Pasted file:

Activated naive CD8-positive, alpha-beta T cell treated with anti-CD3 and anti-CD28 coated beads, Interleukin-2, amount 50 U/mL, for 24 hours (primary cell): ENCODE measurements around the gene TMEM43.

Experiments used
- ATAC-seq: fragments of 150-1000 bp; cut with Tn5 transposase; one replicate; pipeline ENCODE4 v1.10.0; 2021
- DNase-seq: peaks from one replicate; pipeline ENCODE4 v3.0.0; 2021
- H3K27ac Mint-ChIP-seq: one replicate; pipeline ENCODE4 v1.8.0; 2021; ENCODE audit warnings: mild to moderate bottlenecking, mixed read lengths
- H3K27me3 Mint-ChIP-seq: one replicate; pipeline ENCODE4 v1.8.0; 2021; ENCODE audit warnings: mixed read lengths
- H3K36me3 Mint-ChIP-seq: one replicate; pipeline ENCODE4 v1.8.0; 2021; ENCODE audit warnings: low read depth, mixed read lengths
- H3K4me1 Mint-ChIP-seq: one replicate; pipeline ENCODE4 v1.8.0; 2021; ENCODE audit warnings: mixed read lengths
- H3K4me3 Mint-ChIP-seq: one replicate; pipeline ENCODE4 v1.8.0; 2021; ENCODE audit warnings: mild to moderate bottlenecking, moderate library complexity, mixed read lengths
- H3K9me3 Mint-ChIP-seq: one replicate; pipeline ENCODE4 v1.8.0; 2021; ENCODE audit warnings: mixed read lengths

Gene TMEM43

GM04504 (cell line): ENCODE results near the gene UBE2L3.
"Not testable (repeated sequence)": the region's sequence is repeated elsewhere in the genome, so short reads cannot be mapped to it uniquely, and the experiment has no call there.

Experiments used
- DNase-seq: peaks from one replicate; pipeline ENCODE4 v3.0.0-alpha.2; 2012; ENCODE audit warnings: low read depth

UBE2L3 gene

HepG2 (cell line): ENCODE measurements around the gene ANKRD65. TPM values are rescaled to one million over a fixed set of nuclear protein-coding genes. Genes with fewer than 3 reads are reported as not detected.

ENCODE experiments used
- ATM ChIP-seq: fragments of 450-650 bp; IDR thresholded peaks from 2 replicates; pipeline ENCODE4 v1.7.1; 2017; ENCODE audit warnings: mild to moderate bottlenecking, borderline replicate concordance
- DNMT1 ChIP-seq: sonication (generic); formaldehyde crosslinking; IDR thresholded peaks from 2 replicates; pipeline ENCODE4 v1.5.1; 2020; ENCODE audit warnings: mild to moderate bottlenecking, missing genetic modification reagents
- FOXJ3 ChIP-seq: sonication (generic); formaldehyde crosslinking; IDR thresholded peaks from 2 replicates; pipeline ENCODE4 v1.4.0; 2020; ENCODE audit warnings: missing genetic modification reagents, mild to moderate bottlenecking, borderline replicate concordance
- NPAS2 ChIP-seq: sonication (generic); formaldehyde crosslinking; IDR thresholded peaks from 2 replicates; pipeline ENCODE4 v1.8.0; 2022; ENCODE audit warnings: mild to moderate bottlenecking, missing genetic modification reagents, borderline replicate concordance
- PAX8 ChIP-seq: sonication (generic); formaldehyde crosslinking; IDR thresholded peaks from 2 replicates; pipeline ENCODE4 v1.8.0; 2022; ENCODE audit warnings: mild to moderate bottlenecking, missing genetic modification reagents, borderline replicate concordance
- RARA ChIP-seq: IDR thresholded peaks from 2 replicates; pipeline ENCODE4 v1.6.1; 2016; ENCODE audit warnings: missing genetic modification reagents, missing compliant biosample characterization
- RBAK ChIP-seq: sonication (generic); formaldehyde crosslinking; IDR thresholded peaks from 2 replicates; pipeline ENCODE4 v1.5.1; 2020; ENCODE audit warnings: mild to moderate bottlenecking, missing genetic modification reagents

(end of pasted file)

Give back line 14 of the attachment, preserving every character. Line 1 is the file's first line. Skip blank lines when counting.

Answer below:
Experiments used